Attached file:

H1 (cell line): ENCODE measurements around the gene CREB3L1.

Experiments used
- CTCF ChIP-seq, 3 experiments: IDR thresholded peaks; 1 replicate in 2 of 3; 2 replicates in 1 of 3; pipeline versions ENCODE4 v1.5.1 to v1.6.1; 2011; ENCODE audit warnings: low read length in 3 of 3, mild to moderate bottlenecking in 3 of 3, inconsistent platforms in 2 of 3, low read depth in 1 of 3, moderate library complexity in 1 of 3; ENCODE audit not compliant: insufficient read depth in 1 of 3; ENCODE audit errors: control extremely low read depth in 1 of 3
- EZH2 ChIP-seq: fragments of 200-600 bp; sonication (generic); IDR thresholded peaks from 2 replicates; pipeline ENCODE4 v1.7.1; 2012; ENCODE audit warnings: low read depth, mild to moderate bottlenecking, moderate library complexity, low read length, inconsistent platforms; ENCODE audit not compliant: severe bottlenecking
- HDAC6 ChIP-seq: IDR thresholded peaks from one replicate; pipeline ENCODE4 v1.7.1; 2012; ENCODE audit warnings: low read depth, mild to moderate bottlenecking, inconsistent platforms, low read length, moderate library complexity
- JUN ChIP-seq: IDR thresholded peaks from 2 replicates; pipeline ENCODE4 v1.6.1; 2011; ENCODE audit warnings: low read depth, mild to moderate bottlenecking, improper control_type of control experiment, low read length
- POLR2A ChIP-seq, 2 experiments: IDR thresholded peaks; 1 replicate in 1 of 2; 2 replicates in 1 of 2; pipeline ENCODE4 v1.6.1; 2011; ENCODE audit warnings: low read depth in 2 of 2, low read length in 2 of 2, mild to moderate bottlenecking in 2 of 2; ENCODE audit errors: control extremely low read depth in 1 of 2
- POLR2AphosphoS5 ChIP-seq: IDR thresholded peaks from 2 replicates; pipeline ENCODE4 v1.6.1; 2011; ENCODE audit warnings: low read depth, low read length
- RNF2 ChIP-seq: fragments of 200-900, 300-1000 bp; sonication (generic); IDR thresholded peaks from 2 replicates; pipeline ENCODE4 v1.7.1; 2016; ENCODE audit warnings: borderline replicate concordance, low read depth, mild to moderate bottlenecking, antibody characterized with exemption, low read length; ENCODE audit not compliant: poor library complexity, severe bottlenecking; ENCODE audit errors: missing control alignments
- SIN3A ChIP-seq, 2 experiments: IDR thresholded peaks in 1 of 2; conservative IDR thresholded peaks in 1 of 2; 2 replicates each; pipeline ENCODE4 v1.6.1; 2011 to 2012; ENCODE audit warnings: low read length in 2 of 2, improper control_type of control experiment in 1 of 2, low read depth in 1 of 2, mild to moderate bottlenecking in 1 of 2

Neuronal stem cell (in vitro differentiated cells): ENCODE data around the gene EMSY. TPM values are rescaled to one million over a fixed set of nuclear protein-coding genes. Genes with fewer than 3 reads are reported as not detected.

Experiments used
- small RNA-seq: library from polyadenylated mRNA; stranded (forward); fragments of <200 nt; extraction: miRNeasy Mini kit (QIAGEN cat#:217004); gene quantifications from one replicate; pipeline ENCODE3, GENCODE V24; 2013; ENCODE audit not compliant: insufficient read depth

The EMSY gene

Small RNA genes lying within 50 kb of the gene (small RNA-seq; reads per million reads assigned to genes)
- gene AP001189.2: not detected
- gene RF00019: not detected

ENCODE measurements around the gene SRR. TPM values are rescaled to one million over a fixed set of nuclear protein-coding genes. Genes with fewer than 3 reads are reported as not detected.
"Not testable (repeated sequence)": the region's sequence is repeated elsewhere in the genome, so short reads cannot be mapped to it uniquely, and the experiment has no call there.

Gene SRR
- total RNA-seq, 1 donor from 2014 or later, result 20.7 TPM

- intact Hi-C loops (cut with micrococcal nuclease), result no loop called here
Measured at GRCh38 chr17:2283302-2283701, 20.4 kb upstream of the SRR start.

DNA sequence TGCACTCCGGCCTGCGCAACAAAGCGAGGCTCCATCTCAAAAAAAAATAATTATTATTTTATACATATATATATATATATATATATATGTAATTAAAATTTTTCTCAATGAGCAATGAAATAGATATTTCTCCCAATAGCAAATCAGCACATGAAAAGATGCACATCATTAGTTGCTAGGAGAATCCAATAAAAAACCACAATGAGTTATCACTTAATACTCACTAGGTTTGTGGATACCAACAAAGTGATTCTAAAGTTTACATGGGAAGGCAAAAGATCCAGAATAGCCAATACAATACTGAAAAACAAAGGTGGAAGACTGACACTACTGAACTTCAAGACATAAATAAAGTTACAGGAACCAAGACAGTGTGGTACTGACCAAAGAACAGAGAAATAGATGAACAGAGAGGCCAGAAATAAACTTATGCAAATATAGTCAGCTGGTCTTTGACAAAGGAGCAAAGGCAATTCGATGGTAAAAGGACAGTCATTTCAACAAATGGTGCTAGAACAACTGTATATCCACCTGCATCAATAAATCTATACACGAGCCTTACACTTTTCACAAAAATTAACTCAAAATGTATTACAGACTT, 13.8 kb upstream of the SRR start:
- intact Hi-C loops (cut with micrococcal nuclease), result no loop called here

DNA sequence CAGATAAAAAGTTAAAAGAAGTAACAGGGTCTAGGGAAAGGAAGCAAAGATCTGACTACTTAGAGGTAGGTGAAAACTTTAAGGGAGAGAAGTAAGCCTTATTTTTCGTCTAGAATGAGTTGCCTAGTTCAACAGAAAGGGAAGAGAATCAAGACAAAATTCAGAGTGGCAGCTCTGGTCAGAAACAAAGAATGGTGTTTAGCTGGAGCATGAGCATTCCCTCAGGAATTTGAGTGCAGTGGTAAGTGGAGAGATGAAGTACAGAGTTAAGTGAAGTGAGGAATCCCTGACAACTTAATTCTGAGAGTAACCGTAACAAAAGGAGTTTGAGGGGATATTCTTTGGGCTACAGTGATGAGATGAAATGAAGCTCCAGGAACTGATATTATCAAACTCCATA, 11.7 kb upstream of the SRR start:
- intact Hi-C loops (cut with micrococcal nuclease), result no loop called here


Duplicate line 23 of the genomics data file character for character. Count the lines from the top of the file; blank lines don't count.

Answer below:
Measured at GRCh38 chr17:2283302-2283701, 20.4 kb upstream of the SRR start.